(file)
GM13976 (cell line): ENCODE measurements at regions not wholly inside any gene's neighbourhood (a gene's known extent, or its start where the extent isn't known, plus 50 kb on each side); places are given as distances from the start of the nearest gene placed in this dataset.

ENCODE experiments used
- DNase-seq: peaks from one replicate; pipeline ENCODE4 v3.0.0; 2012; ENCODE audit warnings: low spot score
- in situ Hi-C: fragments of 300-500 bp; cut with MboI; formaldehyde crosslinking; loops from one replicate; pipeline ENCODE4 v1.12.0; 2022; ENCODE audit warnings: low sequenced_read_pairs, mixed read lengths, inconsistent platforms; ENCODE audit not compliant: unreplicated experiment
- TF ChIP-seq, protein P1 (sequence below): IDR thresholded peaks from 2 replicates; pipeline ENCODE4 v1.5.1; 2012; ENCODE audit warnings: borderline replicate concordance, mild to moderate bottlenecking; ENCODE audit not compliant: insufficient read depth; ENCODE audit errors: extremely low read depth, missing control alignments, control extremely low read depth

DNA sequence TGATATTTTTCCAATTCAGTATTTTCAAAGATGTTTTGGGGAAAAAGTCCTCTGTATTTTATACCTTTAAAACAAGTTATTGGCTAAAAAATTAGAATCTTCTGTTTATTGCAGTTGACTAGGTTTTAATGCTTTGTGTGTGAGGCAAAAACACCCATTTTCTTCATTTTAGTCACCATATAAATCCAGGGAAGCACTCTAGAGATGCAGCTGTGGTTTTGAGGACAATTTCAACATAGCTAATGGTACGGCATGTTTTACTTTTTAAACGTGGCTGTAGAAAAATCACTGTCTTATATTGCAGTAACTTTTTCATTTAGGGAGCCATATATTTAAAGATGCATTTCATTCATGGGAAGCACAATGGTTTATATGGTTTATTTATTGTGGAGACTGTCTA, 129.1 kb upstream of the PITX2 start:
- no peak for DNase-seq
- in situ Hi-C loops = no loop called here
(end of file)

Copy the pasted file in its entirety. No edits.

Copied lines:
GM13976 (cell line): ENCODE measurements at regions not wholly inside any gene's neighbourhood (a gene's known extent, or its start where the extent isn't known, plus 50 kb on each side); places are given as distances from the start of the nearest gene placed in this dataset.

ENCODE experiments used
- DNase-seq: peaks from one replicate; pipeline ENCODE4 v3.0.0; 2012; ENCODE audit warnings: low spot score
- in situ Hi-C: fragments of 300-500 bp; cut with MboI; formaldehyde crosslinking; loops from one replicate; pipeline ENCODE4 v1.12.0; 2022; ENCODE audit warnings: low sequenced_read_pairs, mixed read lengths, inconsistent platforms; ENCODE audit not compliant: unreplicated experiment
- TF ChIP-seq, protein P1 (sequence below): IDR thresholded peaks from 2 replicates; pipeline ENCODE4 v1.5.1; 2012; ENCODE audit warnings: borderline replicate concordance, mild to moderate bottlenecking; ENCODE audit not compliant: insufficient read depth; ENCODE audit errors: extremely low read depth, missing control alignments, control extremely low read depth

DNA sequence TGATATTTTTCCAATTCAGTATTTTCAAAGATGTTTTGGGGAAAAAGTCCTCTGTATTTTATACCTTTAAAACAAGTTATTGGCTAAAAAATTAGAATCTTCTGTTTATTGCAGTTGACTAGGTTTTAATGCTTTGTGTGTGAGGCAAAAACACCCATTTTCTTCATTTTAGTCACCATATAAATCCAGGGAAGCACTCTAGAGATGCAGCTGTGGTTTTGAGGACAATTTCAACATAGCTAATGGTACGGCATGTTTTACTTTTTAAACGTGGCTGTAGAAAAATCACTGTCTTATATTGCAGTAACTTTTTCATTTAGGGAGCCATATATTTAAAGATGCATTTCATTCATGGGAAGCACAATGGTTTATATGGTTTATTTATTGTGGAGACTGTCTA, 129.1 kb upstream of the PITX2 start:
- no peak for DNase-seq
- in situ Hi-C loops = no loop called here